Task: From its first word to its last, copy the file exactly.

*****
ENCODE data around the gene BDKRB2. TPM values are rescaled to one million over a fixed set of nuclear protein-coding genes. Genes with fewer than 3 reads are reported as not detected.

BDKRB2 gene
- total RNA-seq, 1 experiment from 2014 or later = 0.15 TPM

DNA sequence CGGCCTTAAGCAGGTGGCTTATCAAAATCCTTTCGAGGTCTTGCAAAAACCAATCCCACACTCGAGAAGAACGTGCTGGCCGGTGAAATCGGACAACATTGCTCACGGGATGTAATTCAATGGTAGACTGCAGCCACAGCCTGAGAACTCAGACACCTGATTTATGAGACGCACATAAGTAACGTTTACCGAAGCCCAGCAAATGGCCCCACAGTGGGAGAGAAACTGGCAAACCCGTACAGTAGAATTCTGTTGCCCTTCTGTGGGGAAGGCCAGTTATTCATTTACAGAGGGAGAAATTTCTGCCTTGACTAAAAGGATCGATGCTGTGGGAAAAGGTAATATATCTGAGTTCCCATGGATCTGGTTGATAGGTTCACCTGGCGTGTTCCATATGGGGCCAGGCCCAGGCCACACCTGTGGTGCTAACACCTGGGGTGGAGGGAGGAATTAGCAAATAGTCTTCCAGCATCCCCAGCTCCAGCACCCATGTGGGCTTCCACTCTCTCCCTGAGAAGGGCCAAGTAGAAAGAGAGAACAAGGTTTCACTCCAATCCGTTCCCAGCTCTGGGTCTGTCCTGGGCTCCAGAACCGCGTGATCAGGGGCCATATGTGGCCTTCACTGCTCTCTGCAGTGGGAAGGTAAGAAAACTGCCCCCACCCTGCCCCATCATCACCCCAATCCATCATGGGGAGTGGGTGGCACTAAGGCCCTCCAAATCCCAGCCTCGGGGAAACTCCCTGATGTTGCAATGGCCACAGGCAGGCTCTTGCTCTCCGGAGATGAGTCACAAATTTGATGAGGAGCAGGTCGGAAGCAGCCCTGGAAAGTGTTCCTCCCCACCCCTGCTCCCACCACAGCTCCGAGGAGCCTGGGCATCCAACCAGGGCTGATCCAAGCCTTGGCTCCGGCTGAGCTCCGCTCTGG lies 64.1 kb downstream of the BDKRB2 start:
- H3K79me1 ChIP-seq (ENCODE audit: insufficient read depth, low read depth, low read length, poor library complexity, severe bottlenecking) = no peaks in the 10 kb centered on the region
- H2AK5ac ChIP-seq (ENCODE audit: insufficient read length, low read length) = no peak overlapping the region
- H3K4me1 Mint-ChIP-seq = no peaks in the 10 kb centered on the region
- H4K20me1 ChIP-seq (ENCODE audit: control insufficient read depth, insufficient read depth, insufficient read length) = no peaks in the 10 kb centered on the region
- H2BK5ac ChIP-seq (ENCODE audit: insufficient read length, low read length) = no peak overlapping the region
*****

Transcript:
ENCODE data around the gene BDKRB2. TPM values are rescaled to one million over a fixed set of nuclear protein-coding genes. Genes with fewer than 3 reads are reported as not detected.

BDKRB2 gene
- total RNA-seq, 1 experiment from 2014 or later = 0.15 TPM

DNA sequence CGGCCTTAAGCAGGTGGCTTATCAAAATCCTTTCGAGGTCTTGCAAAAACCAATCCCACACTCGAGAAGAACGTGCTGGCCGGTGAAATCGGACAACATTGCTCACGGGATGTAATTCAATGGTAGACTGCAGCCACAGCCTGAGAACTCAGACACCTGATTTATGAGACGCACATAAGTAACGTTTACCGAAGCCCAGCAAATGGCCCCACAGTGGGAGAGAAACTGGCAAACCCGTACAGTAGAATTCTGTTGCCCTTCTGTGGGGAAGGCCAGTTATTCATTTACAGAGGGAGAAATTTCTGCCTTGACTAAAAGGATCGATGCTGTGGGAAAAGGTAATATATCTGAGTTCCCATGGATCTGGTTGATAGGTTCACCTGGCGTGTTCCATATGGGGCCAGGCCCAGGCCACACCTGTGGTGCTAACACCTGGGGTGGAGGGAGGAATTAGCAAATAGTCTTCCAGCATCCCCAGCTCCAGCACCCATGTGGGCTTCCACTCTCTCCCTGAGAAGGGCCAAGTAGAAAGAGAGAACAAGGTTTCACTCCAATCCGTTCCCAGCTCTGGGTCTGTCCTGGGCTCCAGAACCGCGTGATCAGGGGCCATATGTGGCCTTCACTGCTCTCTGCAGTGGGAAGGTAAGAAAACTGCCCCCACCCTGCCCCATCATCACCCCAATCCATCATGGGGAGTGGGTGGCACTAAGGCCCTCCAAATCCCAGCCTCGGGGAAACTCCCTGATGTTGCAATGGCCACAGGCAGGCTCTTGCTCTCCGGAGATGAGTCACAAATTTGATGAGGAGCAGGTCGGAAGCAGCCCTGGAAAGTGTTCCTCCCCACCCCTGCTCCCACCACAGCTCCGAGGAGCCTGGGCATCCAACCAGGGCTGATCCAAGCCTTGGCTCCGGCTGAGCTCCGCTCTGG lies 64.1 kb downstream of the BDKRB2 start:
- H3K79me1 ChIP-seq (ENCODE audit: insufficient read depth, low read depth, low read length, poor library complexity, severe bottlenecking) = no peaks in the 10 kb centered on the region
- H2AK5ac ChIP-seq (ENCODE audit: insufficient read length, low read length) = no peak overlapping the region
- H3K4me1 Mint-ChIP-seq = no peaks in the 10 kb centered on the region
- H4K20me1 ChIP-seq (ENCODE audit: control insufficient read depth, insufficient read depth, insufficient read length) = no peaks in the 10 kb centered on the region
- H2BK5ac ChIP-seq (ENCODE audit: insufficient read length, low read length) = no peak overlapping the region